When I first was thinking about what I wanted to write to kick off the new year, I was going to write a piece about snow—how important it is to recharge our aquifers, insulate the soil, and provide protection for plants and wildlife to name a few benefits.
But given the current times, I think it’s important to start this year with a clear accounting of where we’re at ecologically speaking. And what role we’ll play in where we want to go.
It has never been more urgent than now to act to save this planet as we know it. Nineteen of the warmest years on record have occurred since 2000 and the last decade is marked as the warmest decade ever recorded. NOAA (National Oceanic and Atmospheric Administration) just confirmed that 2020 was the second warmest year ever with Minnesota having the 13th warmest year recorded. These fast changes in climate have led to more severe droughts, floods, fires, and extreme weather events. “In Minnesota, widespread 6” rains are now 4 times more frequent than in the past 30 years” to give an example (MN DNR, 2020).
To make matters worse, some scientists believe there are a series of tipping points that once crossed set off a cascade of catastrophic events. Once passed, we don’t know if they can ever be reversed. When I learned about climate change in school in the 90’s, I remembered thinking ‘why don’t we do something?’ We seemed to spend so much time speculating on whether or not climate change was real when to me, failure to act spelled out dire consequences. After all, investing in clean air, soil, and water seemed like smart investments regardless if the predictions were right. Fast forward 30 years and 97% of scientists agree climate change is real. And in parts of the world we’ve already surpassed one of the tipping points—a rise in temperature of 1.5 degrees Celsius. I say parts because climate change is not equal in terms of its effects. Different parts of the world will experience different impacts with some rolling more swiftly through catastrophic change and others plodding along behind. One thing is certain, we cannot escape the impacts whether on farm or in our daily lives.
While the knowledge of our dangerous ecological position is overwhelming and frankly, depressing. There is also hope. Every choice we make to act, to be a positive influence on this world matters. And the best part is, one small action can be paid forward a 1000 times in ways we never quite anticipated. The best example I can give you of this is a story about my Uncle Bob.
When I was a kid I used to visit Cape Cod and hang out at the Wellfleet Bay Wildlife Sanctuary—then, it was an old worn-down house with a handful of staff who let my brother and me tag along to learn about sea life, beaches, dunes, owls, scrub brush, and just about anything we could get into. We also used to “help” with turtle necropsy to determine the cause of death for stranded sea turtles. My uncle and aunt were patient, kind, and eager to share their passion. That sharing translated to me taking my first real job at the Sanctuary teaching kids and adults the same things I was taught as a kid.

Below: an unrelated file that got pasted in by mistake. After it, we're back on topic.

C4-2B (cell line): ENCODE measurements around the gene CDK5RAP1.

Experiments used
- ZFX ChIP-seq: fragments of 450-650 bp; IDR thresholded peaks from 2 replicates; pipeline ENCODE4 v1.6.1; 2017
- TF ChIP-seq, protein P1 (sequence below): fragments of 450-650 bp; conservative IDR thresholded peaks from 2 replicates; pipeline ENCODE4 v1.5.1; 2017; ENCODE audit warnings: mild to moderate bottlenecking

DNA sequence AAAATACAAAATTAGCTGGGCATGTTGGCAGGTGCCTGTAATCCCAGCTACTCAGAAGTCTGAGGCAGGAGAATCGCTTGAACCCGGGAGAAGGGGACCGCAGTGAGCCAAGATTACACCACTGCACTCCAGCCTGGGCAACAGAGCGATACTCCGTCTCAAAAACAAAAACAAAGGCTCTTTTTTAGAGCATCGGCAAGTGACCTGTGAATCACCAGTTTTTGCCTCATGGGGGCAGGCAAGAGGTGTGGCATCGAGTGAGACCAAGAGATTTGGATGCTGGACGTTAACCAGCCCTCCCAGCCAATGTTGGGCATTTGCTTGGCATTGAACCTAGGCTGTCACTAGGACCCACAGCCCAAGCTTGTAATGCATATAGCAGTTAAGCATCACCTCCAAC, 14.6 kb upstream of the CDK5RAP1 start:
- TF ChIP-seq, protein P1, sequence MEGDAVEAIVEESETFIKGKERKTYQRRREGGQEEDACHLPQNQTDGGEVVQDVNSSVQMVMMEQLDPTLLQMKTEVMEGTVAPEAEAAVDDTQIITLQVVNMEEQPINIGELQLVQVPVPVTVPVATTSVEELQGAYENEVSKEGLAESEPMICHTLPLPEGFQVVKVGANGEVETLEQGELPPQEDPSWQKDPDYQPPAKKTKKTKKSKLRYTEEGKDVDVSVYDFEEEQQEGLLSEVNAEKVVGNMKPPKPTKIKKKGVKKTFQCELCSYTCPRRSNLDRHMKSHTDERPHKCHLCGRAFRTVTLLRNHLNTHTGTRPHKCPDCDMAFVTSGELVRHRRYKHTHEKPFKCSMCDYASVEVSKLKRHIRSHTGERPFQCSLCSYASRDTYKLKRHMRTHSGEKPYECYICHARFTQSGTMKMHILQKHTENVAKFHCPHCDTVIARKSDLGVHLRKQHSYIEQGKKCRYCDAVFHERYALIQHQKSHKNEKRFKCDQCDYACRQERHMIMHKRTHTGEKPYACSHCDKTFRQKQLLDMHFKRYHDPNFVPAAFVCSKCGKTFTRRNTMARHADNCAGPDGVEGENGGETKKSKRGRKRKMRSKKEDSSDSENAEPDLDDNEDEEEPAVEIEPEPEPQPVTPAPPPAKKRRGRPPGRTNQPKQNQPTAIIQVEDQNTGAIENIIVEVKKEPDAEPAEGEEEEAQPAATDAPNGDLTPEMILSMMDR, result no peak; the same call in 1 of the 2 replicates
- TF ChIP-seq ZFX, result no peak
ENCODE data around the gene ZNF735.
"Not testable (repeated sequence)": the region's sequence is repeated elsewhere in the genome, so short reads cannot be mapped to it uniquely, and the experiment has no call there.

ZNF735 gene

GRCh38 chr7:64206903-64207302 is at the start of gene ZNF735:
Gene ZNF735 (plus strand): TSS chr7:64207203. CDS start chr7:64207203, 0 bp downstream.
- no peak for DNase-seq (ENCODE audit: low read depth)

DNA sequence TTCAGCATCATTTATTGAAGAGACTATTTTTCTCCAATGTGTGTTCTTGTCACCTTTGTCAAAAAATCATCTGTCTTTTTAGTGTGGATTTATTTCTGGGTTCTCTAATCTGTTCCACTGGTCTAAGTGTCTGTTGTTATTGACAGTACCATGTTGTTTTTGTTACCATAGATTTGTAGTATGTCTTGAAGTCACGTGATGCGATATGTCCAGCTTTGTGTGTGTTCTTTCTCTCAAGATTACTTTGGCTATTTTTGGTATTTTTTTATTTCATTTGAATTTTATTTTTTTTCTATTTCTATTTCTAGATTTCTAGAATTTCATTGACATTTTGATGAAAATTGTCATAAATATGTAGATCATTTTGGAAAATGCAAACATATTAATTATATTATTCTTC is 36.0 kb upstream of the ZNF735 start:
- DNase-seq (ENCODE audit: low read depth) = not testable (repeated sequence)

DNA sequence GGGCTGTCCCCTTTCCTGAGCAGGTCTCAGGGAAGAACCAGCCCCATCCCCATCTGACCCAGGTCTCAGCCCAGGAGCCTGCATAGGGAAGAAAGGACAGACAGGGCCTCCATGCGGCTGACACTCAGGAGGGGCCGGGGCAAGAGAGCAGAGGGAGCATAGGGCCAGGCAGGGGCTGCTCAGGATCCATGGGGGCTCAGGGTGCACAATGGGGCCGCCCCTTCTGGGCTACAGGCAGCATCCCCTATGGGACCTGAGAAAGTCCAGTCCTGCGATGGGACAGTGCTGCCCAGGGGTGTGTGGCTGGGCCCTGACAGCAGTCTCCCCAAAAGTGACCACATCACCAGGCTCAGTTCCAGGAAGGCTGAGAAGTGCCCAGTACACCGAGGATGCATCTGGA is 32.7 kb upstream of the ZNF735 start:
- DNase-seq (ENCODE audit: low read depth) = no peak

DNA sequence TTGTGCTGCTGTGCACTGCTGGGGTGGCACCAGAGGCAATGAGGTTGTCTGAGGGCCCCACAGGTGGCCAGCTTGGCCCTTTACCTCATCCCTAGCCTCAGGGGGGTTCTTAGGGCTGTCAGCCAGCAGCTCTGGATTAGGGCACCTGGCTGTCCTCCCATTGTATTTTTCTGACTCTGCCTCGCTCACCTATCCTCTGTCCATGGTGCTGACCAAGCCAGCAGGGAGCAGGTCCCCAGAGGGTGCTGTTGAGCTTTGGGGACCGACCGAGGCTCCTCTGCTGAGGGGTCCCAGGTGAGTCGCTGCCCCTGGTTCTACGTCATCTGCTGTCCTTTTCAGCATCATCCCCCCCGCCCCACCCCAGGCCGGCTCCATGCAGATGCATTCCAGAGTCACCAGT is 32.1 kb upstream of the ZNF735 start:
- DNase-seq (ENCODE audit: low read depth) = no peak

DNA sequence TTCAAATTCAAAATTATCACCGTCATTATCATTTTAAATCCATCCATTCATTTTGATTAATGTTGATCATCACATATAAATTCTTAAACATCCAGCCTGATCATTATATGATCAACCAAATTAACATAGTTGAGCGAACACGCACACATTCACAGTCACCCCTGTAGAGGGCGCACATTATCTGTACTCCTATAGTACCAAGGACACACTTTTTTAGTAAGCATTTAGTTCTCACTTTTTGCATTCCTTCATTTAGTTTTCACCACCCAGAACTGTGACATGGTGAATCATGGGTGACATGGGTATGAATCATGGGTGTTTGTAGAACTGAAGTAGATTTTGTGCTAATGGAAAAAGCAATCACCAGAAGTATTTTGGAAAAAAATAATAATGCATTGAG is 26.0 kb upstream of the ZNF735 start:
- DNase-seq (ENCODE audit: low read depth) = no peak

You see, my uncle has dedicated his whole life to saving sea turtles and sharing the magic of marine life with everyone he meets.
He started with a handful of volunteers and a few pilots willing to fly stranded turtles to the New England Aquarium. Now, the aquarium boasts a state of the art turtle ICU and hundreds of volunteers for the Mass Audubon Wellfleet Bay Wildlife Sanctuary walk the beaches in the hopes they will reach the turtles in time.
As the climate warms, more sea turtles are found stranded each year, near death or already gone, because they did not receive the signal to migrate south fast enough and by the time they began the journey, it was too late to make it through the cold, Atlantic seas.
Sea turtles are just one piece of the vast ecological system that supports us all. Oceans are responsible for 50-80% of the earth’s oxygen. Without them and the complex interaction of life that works together to produce the oxygen we all need, to put it simply, we perish.
I couldn’t be more proud of my uncle and aunt who have long been late to our normal Christmas celebrations because they took the holiday shift to walk the beaches in the frigid winter air of Massachusetts. Walking to save an integral part of the ocean for you and me.
What may have seemed like small steps, have been translated into a lifetime of service to this planet for all of us. I can’t even begin to fathom the expanded impact he’s had when I think about how his willingness to share, teach, and serve has been translated into actions by others. Whether it’s calculated as volunteers saving turtles or kids like me who grew up to be scientists following in his footsteps, sharing the passion for the natural world so we all can understand how we’re one part, one piece of connection built within thousands of other connections in this big, beautiful world.
If you’re interested in learning more about his work, he’s featured in Season 1, Episode 5 “Humans” of David Attenborough’s new series: #APerfectPlanet.
So, I leave you for now with just one question: What will you do in 2021 for her: ??